I don't know about you, but whenever I can steal some time to just sit and read, it improves my outlook on life. If it's something dark and humorless I feel better about my own life. If it's a bit dry and boring, I am usually being educated along the way. This doesn't count reading in bed, which for one thing, isn't sitting and for another, it just puts me to sleep. But that stolen hour mid-day, ah, that's the luxury. So it comes as no surprise that reasearch shows that reading improves mental wellbeing and reduces stress by 67%.
Acknowledging this fact, the Reading Agency in England has come up with a list of 'mood enhancing' books which will be promoted in libraries all over England in 2012. I assume that anyone with time to check out my blog, also must have time to read – or at the least should be making time – so as a public service here is the list...with my comments in parentheses.
The Beach Cafe by Lucy Diamond (chick-lit)
Being Human by Neil Astley (poetry)
The Big Over Easy by Jasper Fforde (detective humor – one of my very favorite authors, although I prefer his Thursday Next series)
Big Stone Gap by Adriana Trigiani (part of a relationship series)
Cider with Rosie by Laurie Lee (memoir)
Couch Fiction: A Graphic Tale of Psychotherapy by Philippa Perry (graphic novel)
Haroun and the Sea of Stories by Salman Rushdie (children's)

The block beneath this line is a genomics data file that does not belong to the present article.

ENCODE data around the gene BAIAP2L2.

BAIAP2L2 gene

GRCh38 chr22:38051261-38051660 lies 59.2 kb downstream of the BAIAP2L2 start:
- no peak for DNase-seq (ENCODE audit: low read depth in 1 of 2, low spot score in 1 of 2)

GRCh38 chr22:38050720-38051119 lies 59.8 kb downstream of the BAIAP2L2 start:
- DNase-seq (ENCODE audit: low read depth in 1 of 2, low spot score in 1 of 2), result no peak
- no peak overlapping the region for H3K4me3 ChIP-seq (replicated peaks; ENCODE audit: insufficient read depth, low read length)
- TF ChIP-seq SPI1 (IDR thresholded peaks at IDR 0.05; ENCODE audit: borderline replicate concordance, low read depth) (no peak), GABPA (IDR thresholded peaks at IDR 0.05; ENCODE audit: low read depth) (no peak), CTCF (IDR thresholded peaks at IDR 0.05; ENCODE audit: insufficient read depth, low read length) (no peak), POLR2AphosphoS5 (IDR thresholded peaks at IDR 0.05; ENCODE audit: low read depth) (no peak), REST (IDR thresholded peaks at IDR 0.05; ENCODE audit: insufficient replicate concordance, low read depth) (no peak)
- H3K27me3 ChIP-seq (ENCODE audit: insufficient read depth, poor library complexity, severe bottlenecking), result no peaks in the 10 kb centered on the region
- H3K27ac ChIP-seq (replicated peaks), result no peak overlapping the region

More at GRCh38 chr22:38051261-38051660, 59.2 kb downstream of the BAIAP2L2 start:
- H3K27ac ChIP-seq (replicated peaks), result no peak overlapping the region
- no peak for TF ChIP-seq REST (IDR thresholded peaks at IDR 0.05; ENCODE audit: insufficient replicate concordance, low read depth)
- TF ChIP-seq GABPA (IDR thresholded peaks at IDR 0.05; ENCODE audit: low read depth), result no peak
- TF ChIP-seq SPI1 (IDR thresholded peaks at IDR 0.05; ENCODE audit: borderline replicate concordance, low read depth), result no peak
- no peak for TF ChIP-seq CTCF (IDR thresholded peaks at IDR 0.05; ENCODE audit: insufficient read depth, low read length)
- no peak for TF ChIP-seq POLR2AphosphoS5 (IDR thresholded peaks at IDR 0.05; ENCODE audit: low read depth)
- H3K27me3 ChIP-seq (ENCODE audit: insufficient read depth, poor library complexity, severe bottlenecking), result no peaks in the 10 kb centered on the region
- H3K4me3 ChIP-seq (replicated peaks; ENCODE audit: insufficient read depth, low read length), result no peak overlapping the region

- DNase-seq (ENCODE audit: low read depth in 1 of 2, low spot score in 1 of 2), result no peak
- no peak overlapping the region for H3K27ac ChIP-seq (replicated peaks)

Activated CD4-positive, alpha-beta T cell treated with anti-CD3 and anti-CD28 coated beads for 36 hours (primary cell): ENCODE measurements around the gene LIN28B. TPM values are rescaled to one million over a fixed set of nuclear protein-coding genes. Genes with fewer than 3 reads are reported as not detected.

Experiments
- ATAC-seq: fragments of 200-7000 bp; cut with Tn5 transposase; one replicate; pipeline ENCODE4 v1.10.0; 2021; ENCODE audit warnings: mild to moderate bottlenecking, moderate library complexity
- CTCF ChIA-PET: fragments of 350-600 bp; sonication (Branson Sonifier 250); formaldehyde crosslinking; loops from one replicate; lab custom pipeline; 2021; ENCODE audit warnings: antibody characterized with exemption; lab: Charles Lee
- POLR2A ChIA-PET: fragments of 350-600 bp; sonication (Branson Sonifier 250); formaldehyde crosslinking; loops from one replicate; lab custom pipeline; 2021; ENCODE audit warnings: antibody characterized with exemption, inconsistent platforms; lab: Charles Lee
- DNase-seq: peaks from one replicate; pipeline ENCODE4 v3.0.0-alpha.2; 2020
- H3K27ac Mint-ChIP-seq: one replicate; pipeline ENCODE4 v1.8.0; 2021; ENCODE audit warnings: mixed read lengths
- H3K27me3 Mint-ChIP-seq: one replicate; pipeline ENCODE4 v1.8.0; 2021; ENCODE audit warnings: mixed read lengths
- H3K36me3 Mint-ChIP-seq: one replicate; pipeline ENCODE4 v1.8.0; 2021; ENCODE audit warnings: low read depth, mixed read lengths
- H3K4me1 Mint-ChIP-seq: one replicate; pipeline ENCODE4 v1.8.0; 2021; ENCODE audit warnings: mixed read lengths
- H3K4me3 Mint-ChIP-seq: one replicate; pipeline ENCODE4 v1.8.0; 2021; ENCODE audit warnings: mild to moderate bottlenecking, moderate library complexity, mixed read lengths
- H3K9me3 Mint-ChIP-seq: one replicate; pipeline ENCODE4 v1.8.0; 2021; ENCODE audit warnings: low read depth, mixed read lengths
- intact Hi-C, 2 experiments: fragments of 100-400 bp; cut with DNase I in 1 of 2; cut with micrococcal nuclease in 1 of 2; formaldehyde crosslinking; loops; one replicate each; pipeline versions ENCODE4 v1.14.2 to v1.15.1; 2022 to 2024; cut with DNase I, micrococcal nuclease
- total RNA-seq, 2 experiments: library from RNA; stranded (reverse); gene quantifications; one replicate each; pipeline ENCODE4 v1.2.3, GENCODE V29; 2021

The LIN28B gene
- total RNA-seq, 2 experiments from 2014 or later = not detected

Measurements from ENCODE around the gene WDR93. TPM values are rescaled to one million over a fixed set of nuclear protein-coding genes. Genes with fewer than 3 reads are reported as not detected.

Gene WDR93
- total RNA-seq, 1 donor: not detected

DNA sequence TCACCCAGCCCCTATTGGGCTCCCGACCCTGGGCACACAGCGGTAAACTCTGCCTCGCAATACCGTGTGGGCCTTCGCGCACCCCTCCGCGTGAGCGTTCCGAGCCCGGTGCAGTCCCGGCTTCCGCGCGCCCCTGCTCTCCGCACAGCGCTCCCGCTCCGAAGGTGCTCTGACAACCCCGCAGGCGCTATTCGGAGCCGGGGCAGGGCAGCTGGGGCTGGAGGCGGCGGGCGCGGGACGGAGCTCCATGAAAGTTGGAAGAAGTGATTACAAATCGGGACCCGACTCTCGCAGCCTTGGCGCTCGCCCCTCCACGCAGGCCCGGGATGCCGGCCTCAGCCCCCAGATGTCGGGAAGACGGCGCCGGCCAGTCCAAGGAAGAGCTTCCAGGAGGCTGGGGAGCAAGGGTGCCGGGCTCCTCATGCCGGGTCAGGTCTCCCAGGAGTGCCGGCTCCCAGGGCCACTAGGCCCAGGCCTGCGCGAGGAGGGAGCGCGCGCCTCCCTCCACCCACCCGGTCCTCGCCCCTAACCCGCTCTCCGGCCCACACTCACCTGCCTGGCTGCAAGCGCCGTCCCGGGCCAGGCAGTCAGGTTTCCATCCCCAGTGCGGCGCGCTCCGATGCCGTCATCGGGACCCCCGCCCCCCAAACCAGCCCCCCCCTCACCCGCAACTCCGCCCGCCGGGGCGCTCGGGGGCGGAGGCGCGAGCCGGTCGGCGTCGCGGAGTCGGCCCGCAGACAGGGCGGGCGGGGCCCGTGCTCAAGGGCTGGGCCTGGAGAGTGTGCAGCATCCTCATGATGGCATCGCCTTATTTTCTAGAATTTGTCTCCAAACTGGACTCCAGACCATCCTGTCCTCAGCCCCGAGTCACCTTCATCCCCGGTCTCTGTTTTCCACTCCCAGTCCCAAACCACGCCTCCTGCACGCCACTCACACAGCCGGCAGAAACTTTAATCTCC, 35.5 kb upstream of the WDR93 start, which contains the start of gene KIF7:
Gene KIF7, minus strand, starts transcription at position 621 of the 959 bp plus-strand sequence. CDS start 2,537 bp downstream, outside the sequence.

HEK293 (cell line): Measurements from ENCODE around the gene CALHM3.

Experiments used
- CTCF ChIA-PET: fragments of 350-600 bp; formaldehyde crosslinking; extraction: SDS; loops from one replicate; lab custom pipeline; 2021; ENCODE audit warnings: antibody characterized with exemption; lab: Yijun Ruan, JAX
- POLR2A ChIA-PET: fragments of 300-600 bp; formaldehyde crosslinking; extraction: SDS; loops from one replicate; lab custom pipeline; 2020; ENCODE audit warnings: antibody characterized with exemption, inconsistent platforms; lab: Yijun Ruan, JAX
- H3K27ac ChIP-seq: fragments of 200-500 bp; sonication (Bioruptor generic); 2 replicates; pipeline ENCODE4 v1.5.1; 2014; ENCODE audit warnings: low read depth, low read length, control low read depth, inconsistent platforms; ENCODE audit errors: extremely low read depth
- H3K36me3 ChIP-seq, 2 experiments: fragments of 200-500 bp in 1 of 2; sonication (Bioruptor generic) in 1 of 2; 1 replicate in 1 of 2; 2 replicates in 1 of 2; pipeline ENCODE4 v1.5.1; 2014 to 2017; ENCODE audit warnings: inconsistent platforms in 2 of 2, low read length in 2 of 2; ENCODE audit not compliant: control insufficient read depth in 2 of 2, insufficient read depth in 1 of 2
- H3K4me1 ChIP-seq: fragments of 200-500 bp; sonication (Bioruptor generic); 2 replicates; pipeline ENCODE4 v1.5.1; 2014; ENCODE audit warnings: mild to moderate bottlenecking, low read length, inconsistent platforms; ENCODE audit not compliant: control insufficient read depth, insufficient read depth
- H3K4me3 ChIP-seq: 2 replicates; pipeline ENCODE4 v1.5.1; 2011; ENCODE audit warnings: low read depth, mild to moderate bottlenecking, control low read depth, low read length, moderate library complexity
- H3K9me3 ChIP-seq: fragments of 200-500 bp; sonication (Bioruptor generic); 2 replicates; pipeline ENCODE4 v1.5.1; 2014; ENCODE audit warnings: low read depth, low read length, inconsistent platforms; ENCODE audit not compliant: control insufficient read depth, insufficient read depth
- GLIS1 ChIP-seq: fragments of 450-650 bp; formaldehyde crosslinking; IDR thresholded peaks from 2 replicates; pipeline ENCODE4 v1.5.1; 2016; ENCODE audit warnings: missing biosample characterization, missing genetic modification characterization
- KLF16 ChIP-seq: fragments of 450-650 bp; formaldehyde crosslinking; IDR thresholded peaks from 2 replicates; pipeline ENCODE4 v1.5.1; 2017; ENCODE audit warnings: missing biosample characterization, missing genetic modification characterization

Hector and the Search for Happiness by Francois Lelord (novel)
Life According to Lubka by Laurie Graham (humorous fiction)
Life with the Lid Off by Nicola Hodgkinson (memoir)
A Little History of the World by EH Gombrich (children's – but a good place for those of us without degrees in history to start)
Major Pettigrew's Last Stand by Helen Simonson (fiction)
Men at Work by Mike Gayle (chick-lit)
Notes from a Small Island by Bill Bryson (travel – ANYTHING by this man will make you smile out loud)
Prodigal Summer by Barbara Kingsolver (fiction)
The Pursuit of Love by Nancy Mitford (classic fiction – if you like this, go right straight to Love in a Cold Climate)
The Secret Garden by Frances Hodgson Burnett (children's)
Smoke and Mirrors by Neil Gaiman (fantasy)
A Spot of Bother by Mark Haddon (humor)
Stop What You're Doing and Read This! By Charlie Oatway (essays)
Tales of the City by Armistead Maupin (fiction)
That Awkward Age by Roger McGouch (poetry)
To the Moon and Back by Jill Mansell (chick-lit)
Trouble on the Heath by Terry Jones (Humor)
Waterlog by Roger Deakin (nature – just went to the top of my must read list)
A Winter Book by Tove Jansson (autobiographical stories)
You will note that this is not just a list of funny books, books that will make you laugh out loud or giggle, but books that will make you feel better about yourself, or the world. It's a wonderful genre-bending list and I particularly appreciate the inclusion of poetry and children's fiction. Some of my favorite books (such as Terry Pratchett's Tiffany Aching series) are considered children's or young adult. I like to think that I am a young adult, it's all a matter of perspective. Somewhere there must be a list of “Children's Books for Adults”, and when I find it, I will pass it on.
I would have added something (anything) by PG Wodehouse to this list. Also, something from Anthony Trollope's Barchester Chronicles, or one of the Miss Read books. All of these have been functional de-stressers for me at some point in my life.
I have only read about a quarter of the books on this list, but I can testify that they were all well chosen, so I tend to trust the rest of it. If I ever finish the stack of books beside my bed, and the stack next to my sofa, and the metaphorical stack on my Kindle, and (I must admit it) the stack in my bathroom...I'll know where to go next.